More Saxon fire, a second morale loss for the Västmanland regemente (below).

Hope again for the elusive breakthrough, as the Närke-Värmlands continue in mêlée.

It was not Hummerhjelm's day. Two failed action tests made the Skanska Standsdragon the Skanska stranded-dragoon.

Not missing the opportunity of a charge in the rear, the Goltz dragoon regiment finished them off.

As with the historical action, the von Krassow's brigade (represented here by the
Livdragonregementet) were getting the better of their more numerous Saxon opponents, aided by the fact that the Saxon's poor deployment had them attacking piece-meal.

Having forced the Närke-Värmlands regemente back, Schulenburg ordered an exchange of the lines, replacing the Drost regiment with the Koningin. I really enjoyed mixing up the paint to make those Isabella facings and base colour for the flag of the Koningin.

For the Queen! The Koningin immediately out-did their line comrades, Närke-Värmlands failing a morale test (now represented by the little red 'pimple—utilising some silly little plastic covers from some pens that I bought, making more attractive markers).

Having 'sat on his bum' for eight turns, and with the Västmanland broken, Rehnskold was finally spurred into action, sending cavalry left and right. Too little too late?

Perhaps not, von Krassow's Livdragonregementet broke the Beust cuirassiers (above), von Dunewald sending in the Wrangel dragoons supported by his own unit (below).

Now getting desperate and unlikely for the Swedes in the centre: a volley against the
Närke-Värmlands and artillery fire on the Södermanlands (which did not agree with them, as you'll see later).

The Pommerska charged the exposed left of the Russian line,...

... breaking the raw unit, while the Livdragonregementet continued on their winning way.

That flank looks attractive!

Left exposed by the breaking of the Södermanlands, Schulenburg liked the look of the Närke-Värmlands' flank, sending out the Saxon foot guard.

The Wrangel dragoon having retreated from the mêlée, von Dünewald's dragoons again charged the Livdragonregemente.

Flank fire on the Pommerska and a loss of morale.

A second morale loss to the Närke-Värmlands, now unsupported.

In charged the Pommerska...
... a morale loss to the Patkul Infantry Regiment, but they held.

von Dünewald's boys fought bravely, but incurred a morale loss.

The Norra Skanska tried a desperate, headlong charge against the Saxon guard, with predictable results, the Pommerska dragoons were broken by the Patkul Infantry Regiment and even the Närke-Värmlands had given up the fight.

This forced an army morale test, which Rehnskold easily passed!

von Dünewald's boys had fought bravely, but finally broke. I just realised that I forgot to do the brigade morale test, but it was of no consequence as, with only two cavalry regiments left, it was all over for the Swedes!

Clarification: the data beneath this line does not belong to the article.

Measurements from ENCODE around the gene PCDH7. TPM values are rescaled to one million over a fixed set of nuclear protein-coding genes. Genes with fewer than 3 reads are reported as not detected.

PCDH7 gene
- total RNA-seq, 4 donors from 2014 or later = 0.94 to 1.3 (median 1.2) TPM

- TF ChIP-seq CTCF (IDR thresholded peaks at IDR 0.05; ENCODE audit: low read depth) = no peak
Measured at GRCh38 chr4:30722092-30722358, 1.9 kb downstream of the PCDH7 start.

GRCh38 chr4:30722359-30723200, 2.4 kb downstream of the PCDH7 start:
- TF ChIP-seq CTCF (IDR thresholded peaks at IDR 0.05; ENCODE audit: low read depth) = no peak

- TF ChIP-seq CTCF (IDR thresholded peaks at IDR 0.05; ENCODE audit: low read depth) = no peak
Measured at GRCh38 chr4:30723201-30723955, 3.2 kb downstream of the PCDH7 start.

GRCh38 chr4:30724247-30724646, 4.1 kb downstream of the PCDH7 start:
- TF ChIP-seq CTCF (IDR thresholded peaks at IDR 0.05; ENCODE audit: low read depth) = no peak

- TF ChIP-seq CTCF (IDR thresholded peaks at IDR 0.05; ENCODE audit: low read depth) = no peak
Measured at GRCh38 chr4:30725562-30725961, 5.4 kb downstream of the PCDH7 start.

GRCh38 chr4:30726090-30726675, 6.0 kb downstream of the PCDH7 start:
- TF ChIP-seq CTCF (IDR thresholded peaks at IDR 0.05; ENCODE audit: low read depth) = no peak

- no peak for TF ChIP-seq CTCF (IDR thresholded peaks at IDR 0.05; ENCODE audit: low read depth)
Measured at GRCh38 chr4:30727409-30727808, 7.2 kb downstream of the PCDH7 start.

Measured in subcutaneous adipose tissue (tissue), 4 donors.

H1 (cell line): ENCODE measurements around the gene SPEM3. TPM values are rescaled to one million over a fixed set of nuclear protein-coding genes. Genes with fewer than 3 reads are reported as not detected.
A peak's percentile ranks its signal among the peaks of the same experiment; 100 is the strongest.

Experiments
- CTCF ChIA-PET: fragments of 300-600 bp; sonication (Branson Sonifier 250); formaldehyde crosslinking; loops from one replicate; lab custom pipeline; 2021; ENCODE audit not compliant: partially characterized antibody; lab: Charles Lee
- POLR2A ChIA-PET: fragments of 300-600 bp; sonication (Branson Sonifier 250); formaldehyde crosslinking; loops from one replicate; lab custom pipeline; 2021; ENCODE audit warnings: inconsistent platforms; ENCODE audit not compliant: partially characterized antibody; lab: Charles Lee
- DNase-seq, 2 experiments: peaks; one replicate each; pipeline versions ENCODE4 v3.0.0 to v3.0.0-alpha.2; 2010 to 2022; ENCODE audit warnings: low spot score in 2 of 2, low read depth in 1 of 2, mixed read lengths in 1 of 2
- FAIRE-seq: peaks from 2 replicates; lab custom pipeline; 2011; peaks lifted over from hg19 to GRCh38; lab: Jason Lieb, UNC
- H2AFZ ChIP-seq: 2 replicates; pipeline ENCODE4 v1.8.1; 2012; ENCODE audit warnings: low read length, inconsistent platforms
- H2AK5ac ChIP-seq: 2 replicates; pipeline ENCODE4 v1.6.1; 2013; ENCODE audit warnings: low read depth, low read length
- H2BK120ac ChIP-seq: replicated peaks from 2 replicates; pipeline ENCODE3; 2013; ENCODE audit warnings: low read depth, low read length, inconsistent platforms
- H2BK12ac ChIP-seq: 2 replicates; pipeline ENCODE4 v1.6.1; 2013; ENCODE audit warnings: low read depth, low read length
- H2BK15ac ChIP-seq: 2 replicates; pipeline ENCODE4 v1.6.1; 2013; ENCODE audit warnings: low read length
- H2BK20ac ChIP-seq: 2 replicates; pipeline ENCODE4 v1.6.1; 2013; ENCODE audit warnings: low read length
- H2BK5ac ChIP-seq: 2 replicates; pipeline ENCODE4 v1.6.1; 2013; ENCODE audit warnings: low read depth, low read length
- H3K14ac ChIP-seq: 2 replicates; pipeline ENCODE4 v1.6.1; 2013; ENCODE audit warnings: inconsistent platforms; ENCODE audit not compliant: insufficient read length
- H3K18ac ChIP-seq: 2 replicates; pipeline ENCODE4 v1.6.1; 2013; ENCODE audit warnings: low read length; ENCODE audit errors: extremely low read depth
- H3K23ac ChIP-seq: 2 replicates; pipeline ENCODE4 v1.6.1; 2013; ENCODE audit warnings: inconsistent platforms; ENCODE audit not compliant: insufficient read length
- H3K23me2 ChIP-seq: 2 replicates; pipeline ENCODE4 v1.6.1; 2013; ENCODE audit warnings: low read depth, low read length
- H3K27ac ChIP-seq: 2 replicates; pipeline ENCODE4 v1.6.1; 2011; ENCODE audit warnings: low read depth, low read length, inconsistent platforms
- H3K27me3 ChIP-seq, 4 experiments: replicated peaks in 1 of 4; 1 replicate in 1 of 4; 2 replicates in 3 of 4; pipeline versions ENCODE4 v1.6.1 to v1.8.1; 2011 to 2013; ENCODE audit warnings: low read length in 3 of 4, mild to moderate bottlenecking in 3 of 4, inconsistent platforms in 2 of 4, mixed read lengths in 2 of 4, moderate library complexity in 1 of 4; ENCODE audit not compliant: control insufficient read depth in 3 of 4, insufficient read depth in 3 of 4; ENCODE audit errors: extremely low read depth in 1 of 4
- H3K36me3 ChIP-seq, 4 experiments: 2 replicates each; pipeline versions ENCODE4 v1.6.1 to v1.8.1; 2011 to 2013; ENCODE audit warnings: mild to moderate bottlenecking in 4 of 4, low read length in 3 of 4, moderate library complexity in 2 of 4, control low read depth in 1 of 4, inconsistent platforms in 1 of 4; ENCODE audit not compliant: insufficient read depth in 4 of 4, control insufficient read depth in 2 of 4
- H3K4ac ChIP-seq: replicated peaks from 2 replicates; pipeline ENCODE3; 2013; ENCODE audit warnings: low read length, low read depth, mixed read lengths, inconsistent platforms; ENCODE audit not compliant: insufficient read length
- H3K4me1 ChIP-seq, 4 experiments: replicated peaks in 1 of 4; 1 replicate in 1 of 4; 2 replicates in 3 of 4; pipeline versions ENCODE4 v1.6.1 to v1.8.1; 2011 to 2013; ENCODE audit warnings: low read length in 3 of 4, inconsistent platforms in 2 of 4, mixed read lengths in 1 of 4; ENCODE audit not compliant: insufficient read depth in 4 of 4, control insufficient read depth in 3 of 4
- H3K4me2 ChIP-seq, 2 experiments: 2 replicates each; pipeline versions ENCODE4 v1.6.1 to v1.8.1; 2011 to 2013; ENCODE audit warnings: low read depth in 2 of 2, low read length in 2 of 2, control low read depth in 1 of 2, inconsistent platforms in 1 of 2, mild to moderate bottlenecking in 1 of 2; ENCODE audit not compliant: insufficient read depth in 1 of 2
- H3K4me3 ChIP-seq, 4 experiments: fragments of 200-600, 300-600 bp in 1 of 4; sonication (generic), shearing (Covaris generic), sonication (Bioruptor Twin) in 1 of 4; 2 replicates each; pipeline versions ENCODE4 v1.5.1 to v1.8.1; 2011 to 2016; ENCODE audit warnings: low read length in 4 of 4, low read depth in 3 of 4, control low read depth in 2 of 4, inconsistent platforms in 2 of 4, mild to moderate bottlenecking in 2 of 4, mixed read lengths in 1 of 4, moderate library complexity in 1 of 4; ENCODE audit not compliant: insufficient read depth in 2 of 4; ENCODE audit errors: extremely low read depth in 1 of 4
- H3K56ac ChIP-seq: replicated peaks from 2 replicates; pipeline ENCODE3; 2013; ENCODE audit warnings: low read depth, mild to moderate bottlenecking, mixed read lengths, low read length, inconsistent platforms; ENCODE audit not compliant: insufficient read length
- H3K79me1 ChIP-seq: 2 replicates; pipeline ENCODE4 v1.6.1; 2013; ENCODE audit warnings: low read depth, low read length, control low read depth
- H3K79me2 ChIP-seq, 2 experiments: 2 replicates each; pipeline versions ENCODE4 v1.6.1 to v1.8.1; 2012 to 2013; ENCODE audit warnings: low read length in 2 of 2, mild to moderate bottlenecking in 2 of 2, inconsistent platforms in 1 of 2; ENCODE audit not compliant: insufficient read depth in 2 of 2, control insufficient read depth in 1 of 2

So, after nine turns I lost. As a fairly unimaginative Rehnskold I had failed to replicate the  dramatic Swedish victory that was his finest hour. Alternatively, as a more aggressive Schulenburg I achieved a better outcome. Still, since I lean strongly towards the Swedes, I have to say that I beat myself.

The result was not really the point of this though, for it was about the rules and they came out of this game with a win. On reading, I thought that I’d like them. I was not sure after the early turns. I re-read key sections, found things that I had not done quite correctly and, as I began to get the mechanics clear in my head and perform the tests correctly, I found myself liking them more and more. The rules are straightforward, as I said in my description above, but the completely novel approach meant that they took a bit of getting one’s head around.

As the 'mist' cleared I could consider the rules' mechanics. There are several aspects that I like, firing is central, units can always move, but it takes more to perform more 'elaborate' movement, supports, protected flanks and generally good positioning of your forces are paramount. Troop quality has an effect, but not an extreme one (either positively or negatively). Similarly, commanders are well represented in the rules, but not out of proportion.

Having enjoyed this playtest of Twilight of the Sun King, I'm keen to complete the additional troops necessary to play the game at regimental scale. I’ll then compare the rules with GåPå (that I have tried once and liked) and also the Polemos Great Northern War rules (by Nick Dorrell one of the authors of Twilight of the Sun King—one can see that he has included a lot of ideas from them into Twilight of the Sun King). I often find 'sticking points' with rules the more that I use them. Time will tell whether this is the case with Twilight of the Sun King. They passed their first test with a credit and I'll see how they go with further testing.

One of my long-term aims is to paint sufficient figures for the Great Northern so as to field Swedish, Saxon, Polish-Lithuanian, early Russian and Ottoman armies (these latter will also be fit for Napoleonics), as well as some later Russian and Danish troops. The eventual 'grand plan' is to work through the battles of the Great Northern War from go to whoa. This playtest has added fuel to that fire.